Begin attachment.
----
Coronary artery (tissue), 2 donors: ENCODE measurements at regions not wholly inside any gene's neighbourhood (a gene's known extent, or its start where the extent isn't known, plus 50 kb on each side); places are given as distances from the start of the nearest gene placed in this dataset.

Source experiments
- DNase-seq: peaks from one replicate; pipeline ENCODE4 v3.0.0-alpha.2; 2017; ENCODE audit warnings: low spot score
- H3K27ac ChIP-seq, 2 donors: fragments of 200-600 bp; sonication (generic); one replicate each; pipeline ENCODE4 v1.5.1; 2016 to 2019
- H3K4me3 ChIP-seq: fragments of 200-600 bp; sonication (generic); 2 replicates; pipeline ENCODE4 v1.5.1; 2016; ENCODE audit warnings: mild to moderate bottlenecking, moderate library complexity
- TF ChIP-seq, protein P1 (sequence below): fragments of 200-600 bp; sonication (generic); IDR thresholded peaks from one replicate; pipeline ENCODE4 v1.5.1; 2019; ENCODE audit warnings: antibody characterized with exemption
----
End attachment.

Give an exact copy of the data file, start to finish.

Coronary artery (tissue), 2 donors: ENCODE measurements at regions not wholly inside any gene's neighbourhood (a gene's known extent, or its start where the extent isn't known, plus 50 kb on each side); places are given as distances from the start of the nearest gene placed in this dataset.

Source experiments
- DNase-seq: peaks from one replicate; pipeline ENCODE4 v3.0.0-alpha.2; 2017; ENCODE audit warnings: low spot score
- H3K27ac ChIP-seq, 2 donors: fragments of 200-600 bp; sonication (generic); one replicate each; pipeline ENCODE4 v1.5.1; 2016 to 2019
- H3K4me3 ChIP-seq: fragments of 200-600 bp; sonication (generic); 2 replicates; pipeline ENCODE4 v1.5.1; 2016; ENCODE audit warnings: mild to moderate bottlenecking, moderate library complexity
- TF ChIP-seq, protein P1 (sequence below): fragments of 200-600 bp; sonication (generic); IDR thresholded peaks from one replicate; pipeline ENCODE4 v1.5.1; 2019; ENCODE audit warnings: antibody characterized with exemption